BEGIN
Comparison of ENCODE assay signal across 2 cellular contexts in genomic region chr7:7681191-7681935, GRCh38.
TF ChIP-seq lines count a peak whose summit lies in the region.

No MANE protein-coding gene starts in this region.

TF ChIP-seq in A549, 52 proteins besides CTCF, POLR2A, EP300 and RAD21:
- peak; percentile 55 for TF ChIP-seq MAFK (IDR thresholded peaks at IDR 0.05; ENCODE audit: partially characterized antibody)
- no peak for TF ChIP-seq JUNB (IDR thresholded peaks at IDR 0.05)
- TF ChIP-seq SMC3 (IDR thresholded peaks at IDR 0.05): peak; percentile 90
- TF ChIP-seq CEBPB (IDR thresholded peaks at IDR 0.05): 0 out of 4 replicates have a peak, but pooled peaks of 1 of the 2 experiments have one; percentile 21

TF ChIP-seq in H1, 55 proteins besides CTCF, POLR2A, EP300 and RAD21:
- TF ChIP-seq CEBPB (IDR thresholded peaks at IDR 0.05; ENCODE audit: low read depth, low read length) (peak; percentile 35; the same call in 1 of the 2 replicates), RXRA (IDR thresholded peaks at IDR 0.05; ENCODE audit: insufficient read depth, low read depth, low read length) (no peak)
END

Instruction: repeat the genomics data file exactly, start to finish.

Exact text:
Comparison of ENCODE assay signal across 2 cellular contexts in genomic region chr7:7681191-7681935, GRCh38.
TF ChIP-seq lines count a peak whose summit lies in the region.

No MANE protein-coding gene starts in this region.

TF ChIP-seq in A549, 52 proteins besides CTCF, POLR2A, EP300 and RAD21:
- peak; percentile 55 for TF ChIP-seq MAFK (IDR thresholded peaks at IDR 0.05; ENCODE audit: partially characterized antibody)
- no peak for TF ChIP-seq JUNB (IDR thresholded peaks at IDR 0.05)
- TF ChIP-seq SMC3 (IDR thresholded peaks at IDR 0.05): peak; percentile 90
- TF ChIP-seq CEBPB (IDR thresholded peaks at IDR 0.05): 0 out of 4 replicates have a peak, but pooled peaks of 1 of the 2 experiments have one; percentile 21

TF ChIP-seq in H1, 55 proteins besides CTCF, POLR2A, EP300 and RAD21:
- TF ChIP-seq CEBPB (IDR thresholded peaks at IDR 0.05; ENCODE audit: low read depth, low read length) (peak; percentile 35; the same call in 1 of the 2 replicates), RXRA (IDR thresholded peaks at IDR 0.05; ENCODE audit: insufficient read depth, low read depth, low read length) (no peak)